31.08.14 - 05.09.14, Seminar 14361

Computational Aspects of Fabrication

The following text appeared on our web pages prior to the seminar, and was included as part of the invitation.


As manufacturing goes digital, the current understanding of industrial production will change fundamentally and start the "third industrial revolution". The digital age in manufacturing is coupled with new output devices that allow rapid customization and rapid manufacturing, revolutionizing the way we design, develop, distribute, fabricate, and consume products. We need to find computational models that support this new way of productional thinking and lead its technological understanding. This opens challenges for many areas of science research, such as material science, chemistry, engineering, but also and perhaps foremost computer sciences.

The currently available digital content creation pipelines, algorithms, and tools cannot fully explore new manufacturing capabilities. To meet these demands, we need a deep understanding of digital representations of shape, its appearance, and mechanical behavior. When designing an object, all these fundamental aspects interplay.

There have been many research papers scattered through the computer science literature treating different relevant aspects of fabrication. In this seminar we will gather together these various threads and organize the computational accomplishments and outstanding challenges. A major problem that needs to be addressed is identifying techniques that are missing in current design tools for physical manufacturing. Our goal is to make design for manufacture as robust as current tools are for design for computer display. Other disciplines provide basic material and mechanical models, but expertise in numerical analysis, computer graphics and human computer interaction is needed to produce the missing tools.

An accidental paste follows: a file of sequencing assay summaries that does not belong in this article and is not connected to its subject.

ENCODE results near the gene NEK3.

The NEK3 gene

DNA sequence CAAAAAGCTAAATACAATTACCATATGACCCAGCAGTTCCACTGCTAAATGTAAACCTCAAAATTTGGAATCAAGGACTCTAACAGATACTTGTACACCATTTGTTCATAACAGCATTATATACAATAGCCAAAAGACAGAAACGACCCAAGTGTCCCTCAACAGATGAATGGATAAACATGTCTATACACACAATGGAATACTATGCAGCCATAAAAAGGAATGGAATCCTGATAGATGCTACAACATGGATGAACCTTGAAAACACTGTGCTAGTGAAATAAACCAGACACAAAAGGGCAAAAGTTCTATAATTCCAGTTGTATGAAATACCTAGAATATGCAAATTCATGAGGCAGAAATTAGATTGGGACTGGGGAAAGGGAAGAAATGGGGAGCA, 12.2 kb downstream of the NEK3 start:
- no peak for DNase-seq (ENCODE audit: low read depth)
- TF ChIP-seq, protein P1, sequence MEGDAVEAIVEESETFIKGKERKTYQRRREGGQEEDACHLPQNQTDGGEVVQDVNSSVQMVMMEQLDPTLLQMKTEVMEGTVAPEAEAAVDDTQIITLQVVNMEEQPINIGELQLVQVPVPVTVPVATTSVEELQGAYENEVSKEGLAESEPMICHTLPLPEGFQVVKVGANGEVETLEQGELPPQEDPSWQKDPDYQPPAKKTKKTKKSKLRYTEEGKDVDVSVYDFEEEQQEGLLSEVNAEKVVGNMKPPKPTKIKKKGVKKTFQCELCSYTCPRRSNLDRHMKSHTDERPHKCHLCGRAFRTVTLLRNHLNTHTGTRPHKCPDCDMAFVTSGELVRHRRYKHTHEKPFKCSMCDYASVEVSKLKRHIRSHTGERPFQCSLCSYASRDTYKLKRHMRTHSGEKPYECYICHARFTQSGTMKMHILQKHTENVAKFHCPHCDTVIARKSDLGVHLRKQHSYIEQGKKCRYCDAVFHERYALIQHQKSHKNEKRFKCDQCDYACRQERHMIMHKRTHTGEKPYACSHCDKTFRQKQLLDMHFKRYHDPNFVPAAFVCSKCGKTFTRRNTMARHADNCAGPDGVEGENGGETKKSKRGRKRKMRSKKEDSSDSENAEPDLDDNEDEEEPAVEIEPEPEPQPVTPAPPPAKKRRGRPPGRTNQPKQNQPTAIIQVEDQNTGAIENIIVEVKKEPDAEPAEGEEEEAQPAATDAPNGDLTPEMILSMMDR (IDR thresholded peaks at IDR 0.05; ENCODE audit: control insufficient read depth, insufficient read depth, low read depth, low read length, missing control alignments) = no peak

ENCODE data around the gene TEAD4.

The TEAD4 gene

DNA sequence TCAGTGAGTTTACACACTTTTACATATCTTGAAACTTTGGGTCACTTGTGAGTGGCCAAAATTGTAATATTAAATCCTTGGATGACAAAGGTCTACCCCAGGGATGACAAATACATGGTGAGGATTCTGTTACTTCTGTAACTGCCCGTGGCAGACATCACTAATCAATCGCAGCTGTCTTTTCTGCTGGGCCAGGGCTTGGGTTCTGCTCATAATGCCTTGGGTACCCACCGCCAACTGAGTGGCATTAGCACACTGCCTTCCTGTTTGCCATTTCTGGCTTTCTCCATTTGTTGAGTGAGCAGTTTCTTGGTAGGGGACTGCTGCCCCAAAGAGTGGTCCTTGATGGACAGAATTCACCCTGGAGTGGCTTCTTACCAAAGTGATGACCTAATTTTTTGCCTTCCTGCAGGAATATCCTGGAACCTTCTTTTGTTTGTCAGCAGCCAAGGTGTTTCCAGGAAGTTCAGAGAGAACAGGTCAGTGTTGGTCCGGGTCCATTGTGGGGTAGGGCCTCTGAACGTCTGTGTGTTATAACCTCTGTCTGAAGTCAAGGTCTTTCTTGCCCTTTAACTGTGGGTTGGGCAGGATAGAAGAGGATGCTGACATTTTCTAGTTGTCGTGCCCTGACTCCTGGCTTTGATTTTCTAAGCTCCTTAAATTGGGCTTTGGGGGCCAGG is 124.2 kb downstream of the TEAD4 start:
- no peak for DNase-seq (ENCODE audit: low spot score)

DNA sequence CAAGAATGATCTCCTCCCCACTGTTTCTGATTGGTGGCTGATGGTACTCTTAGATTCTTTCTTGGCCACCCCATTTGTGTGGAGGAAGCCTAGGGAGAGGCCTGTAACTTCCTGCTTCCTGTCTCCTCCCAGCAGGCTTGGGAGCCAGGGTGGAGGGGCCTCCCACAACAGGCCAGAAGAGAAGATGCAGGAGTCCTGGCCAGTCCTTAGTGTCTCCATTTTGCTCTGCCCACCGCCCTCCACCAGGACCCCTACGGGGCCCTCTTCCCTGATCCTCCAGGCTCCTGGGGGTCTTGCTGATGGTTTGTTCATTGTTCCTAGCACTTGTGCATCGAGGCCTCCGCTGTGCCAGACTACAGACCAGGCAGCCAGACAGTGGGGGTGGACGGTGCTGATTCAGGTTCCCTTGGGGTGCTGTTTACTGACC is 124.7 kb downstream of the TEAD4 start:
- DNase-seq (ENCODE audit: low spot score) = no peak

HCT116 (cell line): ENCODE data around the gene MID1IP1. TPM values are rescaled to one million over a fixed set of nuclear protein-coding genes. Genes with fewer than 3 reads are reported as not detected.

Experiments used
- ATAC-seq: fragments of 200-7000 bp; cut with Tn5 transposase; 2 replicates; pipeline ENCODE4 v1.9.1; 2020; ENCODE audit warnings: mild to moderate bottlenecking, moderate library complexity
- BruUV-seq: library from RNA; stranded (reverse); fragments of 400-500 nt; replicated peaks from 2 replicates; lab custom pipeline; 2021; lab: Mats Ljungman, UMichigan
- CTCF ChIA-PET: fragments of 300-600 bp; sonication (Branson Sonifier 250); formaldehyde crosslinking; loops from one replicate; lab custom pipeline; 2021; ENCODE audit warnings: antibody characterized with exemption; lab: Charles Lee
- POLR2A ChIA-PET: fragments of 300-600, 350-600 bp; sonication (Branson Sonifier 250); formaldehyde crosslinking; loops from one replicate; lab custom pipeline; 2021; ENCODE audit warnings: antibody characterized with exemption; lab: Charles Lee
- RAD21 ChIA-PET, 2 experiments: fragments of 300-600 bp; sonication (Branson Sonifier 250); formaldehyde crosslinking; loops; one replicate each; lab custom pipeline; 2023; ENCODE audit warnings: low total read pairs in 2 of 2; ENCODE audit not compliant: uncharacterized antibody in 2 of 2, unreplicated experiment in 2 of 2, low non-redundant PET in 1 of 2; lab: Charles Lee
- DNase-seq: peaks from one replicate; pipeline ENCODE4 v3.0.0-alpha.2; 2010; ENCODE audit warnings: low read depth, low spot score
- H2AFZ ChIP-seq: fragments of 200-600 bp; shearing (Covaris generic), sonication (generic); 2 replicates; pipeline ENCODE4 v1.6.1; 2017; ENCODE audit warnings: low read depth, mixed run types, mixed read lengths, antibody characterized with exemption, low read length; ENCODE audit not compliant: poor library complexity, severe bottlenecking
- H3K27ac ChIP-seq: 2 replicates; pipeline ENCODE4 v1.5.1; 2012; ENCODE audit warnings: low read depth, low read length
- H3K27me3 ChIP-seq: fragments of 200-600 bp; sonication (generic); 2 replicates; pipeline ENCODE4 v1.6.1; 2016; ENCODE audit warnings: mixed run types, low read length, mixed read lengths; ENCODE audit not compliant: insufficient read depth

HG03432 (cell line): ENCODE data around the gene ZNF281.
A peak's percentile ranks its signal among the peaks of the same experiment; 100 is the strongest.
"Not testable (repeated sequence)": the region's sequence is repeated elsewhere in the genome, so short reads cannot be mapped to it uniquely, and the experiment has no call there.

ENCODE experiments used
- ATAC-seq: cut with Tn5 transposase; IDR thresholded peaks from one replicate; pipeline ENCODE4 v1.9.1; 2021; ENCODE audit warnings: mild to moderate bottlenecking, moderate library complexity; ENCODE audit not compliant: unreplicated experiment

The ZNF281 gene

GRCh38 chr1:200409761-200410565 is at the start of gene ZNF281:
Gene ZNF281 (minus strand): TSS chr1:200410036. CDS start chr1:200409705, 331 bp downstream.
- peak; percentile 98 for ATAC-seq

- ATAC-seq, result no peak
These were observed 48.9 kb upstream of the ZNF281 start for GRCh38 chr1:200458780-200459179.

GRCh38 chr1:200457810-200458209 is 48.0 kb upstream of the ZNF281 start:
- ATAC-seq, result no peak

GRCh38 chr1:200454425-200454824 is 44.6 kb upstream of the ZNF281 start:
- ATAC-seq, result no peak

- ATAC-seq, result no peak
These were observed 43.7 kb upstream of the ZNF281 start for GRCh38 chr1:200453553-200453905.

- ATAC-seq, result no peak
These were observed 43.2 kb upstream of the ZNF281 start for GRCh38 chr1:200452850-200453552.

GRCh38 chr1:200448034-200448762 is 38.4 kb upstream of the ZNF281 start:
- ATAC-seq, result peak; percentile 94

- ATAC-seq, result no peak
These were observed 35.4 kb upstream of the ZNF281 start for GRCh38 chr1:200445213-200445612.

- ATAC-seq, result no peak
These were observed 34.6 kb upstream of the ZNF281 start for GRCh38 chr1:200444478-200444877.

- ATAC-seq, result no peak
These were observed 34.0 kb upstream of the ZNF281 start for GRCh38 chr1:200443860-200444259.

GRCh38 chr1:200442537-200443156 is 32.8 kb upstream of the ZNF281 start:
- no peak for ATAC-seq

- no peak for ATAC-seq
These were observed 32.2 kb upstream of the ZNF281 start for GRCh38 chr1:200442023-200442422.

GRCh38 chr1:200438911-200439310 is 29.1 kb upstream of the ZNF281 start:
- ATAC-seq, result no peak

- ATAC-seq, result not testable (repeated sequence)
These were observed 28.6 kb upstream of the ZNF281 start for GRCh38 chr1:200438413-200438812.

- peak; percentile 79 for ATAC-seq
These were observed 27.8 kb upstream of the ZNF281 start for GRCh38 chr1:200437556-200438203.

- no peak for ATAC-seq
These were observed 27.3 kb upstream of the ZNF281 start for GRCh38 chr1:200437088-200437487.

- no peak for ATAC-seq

The outcome of this seminar will be a computation research agenda for rapid manufacturing techniques. Within this research agenda we will address needs in appearance, form, and the analysis of both static and dynamic performance of the output of these manufacturing processes. Furthermore, we will detail the areas of collaboration that need to be extended to develop effective tools. Finally we will present a vision of new areas of application that will be enabled by rapid manufacturing processes that are informed by advanced computational methods.